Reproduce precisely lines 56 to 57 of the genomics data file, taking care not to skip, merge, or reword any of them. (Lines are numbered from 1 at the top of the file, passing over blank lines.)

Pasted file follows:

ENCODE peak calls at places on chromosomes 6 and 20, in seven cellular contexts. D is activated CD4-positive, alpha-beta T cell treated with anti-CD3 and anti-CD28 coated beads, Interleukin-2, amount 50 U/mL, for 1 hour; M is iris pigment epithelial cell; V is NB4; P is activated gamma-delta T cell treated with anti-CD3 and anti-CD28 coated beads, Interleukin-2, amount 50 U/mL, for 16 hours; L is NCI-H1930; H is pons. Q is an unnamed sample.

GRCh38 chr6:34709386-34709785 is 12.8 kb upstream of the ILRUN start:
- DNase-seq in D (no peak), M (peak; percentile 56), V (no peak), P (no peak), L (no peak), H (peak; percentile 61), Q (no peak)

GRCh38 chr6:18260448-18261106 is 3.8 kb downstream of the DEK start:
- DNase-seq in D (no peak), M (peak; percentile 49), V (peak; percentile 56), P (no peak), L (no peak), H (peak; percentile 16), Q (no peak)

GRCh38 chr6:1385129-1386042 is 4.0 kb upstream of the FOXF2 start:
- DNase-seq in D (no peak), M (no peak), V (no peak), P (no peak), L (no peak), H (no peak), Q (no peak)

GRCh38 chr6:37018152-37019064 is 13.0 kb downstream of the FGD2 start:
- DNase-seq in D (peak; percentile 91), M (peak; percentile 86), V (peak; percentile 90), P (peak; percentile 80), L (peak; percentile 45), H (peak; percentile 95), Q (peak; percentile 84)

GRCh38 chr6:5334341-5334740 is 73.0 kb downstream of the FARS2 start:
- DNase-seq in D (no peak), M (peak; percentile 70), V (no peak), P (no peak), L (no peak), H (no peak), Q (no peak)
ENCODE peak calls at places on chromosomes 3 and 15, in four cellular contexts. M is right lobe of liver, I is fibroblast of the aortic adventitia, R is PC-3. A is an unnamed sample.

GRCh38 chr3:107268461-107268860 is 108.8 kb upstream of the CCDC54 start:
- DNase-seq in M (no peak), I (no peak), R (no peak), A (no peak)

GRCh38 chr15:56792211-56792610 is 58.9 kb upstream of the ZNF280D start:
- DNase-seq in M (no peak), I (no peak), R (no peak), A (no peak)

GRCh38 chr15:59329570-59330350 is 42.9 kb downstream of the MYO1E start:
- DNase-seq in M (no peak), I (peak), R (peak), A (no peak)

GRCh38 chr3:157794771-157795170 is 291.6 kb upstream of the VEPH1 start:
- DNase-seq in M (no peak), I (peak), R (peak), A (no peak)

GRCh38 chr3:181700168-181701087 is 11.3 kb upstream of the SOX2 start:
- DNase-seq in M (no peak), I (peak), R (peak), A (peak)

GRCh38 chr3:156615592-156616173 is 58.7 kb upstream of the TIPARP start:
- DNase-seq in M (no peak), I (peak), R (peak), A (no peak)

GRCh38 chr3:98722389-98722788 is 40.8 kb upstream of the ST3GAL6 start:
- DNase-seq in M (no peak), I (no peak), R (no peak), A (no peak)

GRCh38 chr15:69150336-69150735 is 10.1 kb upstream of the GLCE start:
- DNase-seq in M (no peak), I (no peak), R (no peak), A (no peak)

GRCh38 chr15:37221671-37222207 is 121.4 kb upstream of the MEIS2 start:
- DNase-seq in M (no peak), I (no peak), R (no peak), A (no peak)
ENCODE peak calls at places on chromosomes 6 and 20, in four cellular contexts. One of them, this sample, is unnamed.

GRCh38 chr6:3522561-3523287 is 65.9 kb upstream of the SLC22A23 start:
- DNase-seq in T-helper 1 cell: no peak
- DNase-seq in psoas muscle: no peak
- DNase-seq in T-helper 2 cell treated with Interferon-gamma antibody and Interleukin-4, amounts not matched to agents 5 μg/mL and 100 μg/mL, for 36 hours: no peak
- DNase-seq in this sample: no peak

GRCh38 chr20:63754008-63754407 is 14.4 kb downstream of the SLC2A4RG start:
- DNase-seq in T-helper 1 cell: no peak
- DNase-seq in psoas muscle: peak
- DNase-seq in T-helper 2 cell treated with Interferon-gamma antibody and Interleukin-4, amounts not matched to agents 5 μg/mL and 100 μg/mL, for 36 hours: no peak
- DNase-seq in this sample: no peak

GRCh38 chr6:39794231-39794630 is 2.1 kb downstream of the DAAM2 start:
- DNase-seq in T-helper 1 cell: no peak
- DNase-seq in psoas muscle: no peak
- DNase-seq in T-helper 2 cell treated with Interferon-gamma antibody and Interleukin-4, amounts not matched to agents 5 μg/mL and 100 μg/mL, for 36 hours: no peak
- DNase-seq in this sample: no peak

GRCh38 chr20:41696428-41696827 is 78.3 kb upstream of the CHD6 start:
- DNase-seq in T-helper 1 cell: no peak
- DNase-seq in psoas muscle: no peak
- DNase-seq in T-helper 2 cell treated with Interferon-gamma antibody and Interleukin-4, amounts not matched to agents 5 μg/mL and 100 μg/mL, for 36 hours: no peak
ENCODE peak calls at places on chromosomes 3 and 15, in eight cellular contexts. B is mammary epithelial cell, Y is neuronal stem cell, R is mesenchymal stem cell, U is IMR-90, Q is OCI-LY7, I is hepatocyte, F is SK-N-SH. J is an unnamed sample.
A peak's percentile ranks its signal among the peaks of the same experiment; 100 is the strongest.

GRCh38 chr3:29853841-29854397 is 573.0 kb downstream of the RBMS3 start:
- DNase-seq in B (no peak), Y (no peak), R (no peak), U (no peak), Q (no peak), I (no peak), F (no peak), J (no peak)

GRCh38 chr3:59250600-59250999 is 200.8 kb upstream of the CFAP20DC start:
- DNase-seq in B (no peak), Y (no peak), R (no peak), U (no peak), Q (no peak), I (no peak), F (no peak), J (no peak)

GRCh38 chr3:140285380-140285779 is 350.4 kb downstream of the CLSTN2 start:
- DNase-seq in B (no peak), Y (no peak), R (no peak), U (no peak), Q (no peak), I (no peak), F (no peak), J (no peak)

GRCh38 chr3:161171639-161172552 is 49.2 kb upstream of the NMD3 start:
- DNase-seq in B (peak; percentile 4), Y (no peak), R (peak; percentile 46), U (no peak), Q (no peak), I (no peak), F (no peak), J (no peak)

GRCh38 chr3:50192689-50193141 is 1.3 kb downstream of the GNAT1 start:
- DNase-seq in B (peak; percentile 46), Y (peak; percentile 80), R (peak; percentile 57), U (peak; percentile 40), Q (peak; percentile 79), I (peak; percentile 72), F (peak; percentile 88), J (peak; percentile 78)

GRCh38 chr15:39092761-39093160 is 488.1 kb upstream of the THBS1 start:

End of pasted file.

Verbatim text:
- DNase-seq in B (no peak), Y (no peak), R (no peak), U (no peak), Q (no peak), I (no peak), F (no peak), J (no peak)

GRCh38 chr3:140285380-140285779 is 350.4 kb downstream of the CLSTN2 start: